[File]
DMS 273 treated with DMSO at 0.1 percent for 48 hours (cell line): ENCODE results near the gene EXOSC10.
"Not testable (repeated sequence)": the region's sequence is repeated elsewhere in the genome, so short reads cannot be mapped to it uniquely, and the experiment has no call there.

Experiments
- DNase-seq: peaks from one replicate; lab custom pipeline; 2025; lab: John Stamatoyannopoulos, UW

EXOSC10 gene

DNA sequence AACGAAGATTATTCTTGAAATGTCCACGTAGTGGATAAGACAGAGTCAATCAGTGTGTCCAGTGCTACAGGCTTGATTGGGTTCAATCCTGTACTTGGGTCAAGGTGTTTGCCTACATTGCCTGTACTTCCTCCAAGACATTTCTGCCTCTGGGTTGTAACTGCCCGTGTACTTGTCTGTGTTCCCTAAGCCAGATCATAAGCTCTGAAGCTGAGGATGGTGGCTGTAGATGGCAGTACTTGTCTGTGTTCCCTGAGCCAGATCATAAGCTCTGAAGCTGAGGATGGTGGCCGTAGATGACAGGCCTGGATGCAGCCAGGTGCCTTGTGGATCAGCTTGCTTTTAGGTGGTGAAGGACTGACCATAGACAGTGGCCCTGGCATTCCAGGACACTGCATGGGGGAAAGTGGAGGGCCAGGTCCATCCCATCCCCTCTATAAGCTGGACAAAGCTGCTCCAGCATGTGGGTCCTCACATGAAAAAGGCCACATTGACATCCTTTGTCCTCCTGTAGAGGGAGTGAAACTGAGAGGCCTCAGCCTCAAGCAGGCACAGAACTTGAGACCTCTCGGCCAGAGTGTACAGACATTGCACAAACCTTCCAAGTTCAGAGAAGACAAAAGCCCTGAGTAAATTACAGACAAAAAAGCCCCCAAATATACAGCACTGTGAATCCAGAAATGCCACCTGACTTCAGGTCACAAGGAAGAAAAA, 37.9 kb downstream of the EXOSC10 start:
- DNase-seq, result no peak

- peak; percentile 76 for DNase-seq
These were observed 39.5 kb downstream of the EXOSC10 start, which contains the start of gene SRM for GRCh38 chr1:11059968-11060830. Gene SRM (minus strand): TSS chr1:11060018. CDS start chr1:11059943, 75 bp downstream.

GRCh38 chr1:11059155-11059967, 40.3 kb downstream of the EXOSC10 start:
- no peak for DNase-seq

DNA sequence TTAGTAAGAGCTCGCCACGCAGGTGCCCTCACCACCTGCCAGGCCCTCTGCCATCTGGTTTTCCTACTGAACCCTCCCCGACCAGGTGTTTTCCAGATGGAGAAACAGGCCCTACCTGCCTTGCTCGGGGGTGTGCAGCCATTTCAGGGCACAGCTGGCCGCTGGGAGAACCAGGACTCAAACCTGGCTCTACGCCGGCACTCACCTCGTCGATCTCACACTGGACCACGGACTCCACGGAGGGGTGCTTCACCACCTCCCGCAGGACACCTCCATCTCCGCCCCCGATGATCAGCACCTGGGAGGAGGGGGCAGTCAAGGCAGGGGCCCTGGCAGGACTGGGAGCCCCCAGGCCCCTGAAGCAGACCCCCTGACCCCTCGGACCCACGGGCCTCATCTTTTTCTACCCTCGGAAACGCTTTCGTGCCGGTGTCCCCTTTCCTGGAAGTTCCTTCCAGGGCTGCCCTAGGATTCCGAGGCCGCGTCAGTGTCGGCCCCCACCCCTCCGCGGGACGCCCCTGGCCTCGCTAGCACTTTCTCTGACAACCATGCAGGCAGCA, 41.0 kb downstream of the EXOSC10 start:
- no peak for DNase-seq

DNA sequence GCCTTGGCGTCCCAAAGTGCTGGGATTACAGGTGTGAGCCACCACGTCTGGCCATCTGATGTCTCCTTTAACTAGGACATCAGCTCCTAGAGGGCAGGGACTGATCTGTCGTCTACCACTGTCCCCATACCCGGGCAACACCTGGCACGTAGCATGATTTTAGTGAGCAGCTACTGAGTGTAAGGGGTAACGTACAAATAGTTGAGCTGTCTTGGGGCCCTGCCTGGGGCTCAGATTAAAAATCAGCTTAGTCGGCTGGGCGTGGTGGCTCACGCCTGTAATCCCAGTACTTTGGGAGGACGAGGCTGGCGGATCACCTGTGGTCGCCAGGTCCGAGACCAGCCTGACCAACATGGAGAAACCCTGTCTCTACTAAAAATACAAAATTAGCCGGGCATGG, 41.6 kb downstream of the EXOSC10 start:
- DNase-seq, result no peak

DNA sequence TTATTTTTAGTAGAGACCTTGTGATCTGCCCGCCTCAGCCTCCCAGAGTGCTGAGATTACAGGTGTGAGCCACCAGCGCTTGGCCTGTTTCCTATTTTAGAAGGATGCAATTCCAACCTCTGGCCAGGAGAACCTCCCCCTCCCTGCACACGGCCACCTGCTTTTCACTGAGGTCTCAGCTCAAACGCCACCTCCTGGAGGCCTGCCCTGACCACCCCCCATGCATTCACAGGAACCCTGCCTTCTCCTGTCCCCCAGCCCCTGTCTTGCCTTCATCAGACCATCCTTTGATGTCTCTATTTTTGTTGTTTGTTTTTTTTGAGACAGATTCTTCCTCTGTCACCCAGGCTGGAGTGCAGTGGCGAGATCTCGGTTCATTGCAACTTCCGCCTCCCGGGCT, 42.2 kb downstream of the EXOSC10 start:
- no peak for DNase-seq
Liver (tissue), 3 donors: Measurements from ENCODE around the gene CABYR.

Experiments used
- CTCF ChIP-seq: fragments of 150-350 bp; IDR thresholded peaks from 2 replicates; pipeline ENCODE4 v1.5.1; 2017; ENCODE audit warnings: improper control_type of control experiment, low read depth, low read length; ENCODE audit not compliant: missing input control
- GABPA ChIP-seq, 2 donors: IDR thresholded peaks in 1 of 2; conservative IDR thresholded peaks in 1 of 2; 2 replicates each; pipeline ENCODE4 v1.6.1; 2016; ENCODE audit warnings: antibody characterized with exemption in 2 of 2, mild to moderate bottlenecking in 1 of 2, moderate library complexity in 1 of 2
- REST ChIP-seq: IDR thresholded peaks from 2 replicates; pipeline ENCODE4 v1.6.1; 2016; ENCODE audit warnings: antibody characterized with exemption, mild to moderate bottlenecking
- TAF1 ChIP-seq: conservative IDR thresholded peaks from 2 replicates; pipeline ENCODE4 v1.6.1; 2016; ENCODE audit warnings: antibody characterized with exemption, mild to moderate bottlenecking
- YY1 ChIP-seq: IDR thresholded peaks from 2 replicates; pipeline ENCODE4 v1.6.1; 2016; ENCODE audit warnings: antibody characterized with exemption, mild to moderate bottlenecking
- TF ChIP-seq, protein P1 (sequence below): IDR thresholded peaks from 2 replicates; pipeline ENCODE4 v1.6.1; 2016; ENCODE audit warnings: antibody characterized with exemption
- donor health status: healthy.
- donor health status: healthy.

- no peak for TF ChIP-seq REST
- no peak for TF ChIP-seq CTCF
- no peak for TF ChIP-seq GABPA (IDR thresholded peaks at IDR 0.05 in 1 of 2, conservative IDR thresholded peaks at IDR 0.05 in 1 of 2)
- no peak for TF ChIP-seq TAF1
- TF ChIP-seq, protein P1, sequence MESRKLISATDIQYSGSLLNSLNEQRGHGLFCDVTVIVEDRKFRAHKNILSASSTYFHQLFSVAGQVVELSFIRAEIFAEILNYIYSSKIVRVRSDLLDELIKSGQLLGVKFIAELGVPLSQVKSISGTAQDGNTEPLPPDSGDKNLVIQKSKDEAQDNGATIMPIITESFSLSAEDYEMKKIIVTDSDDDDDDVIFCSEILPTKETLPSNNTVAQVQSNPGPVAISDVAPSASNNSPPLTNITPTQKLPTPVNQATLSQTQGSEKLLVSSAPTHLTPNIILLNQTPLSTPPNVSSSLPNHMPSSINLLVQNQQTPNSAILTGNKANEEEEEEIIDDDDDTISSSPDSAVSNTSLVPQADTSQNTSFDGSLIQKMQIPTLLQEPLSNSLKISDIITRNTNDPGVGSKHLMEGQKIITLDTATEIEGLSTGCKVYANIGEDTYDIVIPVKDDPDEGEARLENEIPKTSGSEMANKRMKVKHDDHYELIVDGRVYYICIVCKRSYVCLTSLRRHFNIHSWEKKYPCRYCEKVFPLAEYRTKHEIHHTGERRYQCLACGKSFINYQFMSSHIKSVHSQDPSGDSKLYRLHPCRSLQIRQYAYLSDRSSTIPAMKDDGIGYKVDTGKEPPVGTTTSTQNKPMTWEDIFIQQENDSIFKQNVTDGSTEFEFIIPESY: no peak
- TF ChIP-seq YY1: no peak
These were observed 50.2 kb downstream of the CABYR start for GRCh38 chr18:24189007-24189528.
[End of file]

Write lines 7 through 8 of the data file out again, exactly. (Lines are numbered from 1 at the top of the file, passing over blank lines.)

- DNase-seq, result no peak

- peak; percentile 76 for DNase-seq